Hippies No More: Natural Wine Movement Gaining Momentum


Once thought as the campy plonk to accompany a cultural and literal cloud of peace, love, weed smoke and anti-war sentiments, natural wine is now a legitimate niche force in the wine world. 
Yesterday, Bloomberg Business reporter Nick Leiber entered the sediment-laden world of natural wines through the person of one Fabio Bartolomei, a winemaker in the foothills outside of Madrid. 
“Bartolomei and hundreds of other producers of so-called natural wines are now unnerving (or at least annoying) the big commercial players of the industry as restaurateurs, distributors, oenophiles, and an increasing number of ordinary drinkers seek authenticity in their wines,” Leiber wrote. 
Bartolomei is the founder of Vinos Ambiz, which, according to the Bloomberg story, produces 8,000 to 12,000 bottles of wine per year, featuring varietals like tempranillo, albillo, garnacha and other grapes.
Leiber also spoke with John Wurdeman, co-owner of the country of Georgia's Pheasant’s Tears winery.
“Natural wine was considered hippie juice 15 years ago,” Wurdeman acknowledged. 
Times have changed, though, Leiber pointed out.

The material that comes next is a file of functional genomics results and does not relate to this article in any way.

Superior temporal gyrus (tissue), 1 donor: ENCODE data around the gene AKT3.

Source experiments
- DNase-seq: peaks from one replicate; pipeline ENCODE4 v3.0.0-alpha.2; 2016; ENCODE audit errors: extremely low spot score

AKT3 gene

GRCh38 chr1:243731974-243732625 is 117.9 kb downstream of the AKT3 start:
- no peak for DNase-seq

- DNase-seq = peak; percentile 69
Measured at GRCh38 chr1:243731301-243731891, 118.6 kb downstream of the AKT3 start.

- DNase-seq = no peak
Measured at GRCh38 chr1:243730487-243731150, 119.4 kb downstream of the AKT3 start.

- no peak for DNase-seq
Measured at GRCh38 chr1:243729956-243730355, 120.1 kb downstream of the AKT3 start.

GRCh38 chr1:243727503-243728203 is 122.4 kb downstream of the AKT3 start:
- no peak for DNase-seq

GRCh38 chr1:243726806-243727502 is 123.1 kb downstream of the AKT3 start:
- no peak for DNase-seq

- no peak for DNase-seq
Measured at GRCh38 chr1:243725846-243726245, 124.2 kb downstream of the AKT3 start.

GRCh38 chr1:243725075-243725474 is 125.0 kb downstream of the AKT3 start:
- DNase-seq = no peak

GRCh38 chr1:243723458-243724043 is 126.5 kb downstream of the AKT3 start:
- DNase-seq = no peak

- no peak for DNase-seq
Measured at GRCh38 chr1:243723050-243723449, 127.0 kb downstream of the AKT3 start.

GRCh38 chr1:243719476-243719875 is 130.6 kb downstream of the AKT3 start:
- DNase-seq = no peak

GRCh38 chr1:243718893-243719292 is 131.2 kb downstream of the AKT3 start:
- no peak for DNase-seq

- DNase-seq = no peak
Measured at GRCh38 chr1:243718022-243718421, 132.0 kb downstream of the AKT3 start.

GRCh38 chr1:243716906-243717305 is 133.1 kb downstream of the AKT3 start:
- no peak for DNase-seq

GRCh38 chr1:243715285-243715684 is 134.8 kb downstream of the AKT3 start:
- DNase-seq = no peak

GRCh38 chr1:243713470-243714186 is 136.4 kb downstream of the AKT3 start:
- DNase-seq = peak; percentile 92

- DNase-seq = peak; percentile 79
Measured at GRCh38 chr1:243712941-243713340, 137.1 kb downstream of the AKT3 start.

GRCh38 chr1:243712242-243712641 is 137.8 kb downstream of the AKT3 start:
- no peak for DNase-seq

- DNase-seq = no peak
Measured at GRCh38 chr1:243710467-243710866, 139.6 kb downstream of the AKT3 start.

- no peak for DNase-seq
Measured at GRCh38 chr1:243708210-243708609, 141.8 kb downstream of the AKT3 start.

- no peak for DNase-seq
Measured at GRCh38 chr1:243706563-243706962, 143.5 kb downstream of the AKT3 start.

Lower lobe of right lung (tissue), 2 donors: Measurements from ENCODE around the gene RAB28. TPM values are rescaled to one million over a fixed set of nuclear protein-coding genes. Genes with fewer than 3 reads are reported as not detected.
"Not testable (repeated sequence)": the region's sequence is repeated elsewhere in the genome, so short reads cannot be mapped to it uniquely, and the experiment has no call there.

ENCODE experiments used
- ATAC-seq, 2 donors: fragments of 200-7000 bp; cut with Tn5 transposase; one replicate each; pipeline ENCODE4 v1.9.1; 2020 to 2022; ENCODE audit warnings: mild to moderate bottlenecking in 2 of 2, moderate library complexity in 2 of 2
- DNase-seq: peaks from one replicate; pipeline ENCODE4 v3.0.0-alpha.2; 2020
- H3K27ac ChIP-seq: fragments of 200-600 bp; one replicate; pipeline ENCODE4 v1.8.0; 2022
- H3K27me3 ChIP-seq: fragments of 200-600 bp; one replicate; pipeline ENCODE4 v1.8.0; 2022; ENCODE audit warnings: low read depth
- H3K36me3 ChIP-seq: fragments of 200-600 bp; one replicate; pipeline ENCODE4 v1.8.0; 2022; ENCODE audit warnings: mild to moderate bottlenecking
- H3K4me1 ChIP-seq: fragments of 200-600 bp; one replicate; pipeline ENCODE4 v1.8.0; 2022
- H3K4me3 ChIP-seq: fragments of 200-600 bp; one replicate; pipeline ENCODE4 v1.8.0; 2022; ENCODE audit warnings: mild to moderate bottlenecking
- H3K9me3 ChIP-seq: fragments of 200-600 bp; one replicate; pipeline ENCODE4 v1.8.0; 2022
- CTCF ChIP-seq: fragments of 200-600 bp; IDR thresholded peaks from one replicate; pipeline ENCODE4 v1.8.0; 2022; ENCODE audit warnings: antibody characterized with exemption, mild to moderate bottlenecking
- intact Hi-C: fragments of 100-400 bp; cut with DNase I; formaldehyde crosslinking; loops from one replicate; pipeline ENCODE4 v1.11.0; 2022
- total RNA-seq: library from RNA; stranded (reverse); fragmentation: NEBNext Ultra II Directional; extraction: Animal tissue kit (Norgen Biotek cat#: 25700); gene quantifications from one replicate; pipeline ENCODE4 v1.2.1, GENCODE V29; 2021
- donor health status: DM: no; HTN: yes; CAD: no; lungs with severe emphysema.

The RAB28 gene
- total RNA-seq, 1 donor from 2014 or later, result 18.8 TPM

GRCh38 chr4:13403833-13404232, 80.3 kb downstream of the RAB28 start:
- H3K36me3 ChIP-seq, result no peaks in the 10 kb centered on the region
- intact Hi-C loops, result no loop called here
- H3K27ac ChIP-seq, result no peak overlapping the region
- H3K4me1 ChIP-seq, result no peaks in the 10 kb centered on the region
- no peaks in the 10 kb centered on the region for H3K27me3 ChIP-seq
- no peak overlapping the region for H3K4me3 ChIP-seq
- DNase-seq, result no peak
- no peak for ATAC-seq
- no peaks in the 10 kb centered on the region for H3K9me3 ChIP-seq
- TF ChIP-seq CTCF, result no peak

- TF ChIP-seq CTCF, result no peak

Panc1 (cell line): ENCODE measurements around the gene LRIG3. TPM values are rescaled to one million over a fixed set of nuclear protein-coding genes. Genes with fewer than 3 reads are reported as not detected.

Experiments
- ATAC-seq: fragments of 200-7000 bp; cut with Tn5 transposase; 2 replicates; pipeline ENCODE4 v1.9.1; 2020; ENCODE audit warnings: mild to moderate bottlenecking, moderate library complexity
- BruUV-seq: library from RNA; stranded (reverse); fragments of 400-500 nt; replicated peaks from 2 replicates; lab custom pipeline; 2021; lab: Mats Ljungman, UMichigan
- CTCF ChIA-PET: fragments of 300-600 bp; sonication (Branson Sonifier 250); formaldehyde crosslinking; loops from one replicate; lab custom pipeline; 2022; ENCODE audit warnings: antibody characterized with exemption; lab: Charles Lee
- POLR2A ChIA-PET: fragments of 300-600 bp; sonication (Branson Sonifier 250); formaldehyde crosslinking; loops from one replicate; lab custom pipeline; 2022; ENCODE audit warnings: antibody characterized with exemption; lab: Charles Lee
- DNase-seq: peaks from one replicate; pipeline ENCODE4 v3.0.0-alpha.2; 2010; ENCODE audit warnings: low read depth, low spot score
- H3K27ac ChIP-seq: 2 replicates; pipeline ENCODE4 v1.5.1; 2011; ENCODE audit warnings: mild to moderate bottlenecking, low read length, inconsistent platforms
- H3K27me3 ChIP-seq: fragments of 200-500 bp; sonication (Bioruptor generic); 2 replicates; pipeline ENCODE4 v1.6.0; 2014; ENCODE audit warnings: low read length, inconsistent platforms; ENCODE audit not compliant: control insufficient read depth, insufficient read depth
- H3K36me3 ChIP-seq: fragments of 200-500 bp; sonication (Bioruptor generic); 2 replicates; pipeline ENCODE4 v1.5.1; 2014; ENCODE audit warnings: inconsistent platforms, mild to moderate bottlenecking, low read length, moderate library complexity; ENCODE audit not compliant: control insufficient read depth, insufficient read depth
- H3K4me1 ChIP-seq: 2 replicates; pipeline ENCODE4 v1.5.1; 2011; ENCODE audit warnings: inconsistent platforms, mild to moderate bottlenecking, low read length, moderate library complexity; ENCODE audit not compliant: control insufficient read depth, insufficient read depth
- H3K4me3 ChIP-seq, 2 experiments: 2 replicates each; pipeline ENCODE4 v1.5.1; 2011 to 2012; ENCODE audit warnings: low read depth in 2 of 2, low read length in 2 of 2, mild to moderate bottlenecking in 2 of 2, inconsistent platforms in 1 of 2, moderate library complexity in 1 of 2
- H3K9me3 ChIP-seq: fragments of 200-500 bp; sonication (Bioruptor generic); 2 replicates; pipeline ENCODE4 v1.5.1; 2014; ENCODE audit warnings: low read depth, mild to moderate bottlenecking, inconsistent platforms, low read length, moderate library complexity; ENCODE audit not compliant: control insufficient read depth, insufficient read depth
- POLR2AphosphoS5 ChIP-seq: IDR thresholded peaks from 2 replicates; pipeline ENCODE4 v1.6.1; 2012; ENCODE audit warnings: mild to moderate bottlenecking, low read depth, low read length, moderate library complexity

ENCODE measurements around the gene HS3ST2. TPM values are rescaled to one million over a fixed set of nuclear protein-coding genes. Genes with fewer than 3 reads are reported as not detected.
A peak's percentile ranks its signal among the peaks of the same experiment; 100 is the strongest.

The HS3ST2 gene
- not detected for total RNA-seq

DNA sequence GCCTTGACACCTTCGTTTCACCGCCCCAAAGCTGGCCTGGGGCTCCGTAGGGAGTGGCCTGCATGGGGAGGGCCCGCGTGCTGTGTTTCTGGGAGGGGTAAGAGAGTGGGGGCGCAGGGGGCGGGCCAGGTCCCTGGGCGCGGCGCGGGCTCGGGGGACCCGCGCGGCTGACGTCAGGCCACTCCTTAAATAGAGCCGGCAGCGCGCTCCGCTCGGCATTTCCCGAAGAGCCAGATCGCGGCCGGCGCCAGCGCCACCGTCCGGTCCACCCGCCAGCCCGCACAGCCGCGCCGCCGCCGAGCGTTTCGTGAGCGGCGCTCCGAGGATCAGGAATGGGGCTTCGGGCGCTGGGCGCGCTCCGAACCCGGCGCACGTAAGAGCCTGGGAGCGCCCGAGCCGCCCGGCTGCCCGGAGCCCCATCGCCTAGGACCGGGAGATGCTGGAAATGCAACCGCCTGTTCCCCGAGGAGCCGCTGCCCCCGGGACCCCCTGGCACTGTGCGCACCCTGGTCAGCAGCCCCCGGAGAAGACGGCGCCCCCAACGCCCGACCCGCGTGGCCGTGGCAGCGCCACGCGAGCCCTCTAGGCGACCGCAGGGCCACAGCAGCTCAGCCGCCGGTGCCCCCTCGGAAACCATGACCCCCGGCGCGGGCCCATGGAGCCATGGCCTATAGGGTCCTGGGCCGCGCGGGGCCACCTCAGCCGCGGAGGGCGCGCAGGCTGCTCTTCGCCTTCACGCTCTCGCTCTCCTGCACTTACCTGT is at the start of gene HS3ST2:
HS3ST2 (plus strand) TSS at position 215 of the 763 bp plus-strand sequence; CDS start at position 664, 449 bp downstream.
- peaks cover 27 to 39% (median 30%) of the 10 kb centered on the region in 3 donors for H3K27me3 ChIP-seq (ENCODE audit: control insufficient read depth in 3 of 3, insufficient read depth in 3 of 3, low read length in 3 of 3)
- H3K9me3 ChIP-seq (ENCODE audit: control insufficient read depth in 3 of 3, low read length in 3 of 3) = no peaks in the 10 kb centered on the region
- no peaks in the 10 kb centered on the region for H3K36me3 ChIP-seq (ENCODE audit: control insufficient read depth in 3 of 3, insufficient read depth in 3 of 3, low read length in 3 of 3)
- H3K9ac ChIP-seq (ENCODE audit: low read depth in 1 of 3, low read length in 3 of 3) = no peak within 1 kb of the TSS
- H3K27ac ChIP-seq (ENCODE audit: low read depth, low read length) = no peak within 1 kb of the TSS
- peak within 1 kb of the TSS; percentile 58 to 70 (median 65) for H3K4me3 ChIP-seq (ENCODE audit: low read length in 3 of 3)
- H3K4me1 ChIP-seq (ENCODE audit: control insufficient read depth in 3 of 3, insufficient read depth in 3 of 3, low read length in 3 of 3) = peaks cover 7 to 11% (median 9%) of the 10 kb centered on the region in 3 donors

“The market is ‘growing at incredible speed,’ (Wurdeman) says, with world-famous restaurants such as Noma in Copenhagen and El Celler de Can Roca in Girona each sticking hundreds of labels,” he wrote. 
Jenny Lefcourt, co-founder of a New York-based natural-wine distributor, also jumped into the discussion.
“It’s not just Paris and New York anymore,” she said of her company’s sales. “We’re selling across the U.S.”
This expansion in sales and in interest is now catching the attention of big producers. 
“The growing popularity of natural wine has stoked tensions within the larger industry,” Leiber wrote. “Many wine producers take issue with the term, which they say disparages those who don’t claim to be natural.”
Natural wine aficionada Alice Feiring says the big boys just flat-out don’t like the movement.
“They want to destroy it,” she told Leiber. “Conventional producers are in a scramble because they don’t want to lose market share.”
According to Leiber, the title of largest producers of natural wine goes to France, Italy and Spain. Interested parties, however, span the globe.
“The Georgian government has invested about $500,000 since it started promoting the country’s natural wine in 2012,” he wrote, quoting the head of Georgia’s National Wine Agency. “Demand has been so strong that the country’s 30 or so natural wine producers ‘are sold out’ before the product is bottled.”

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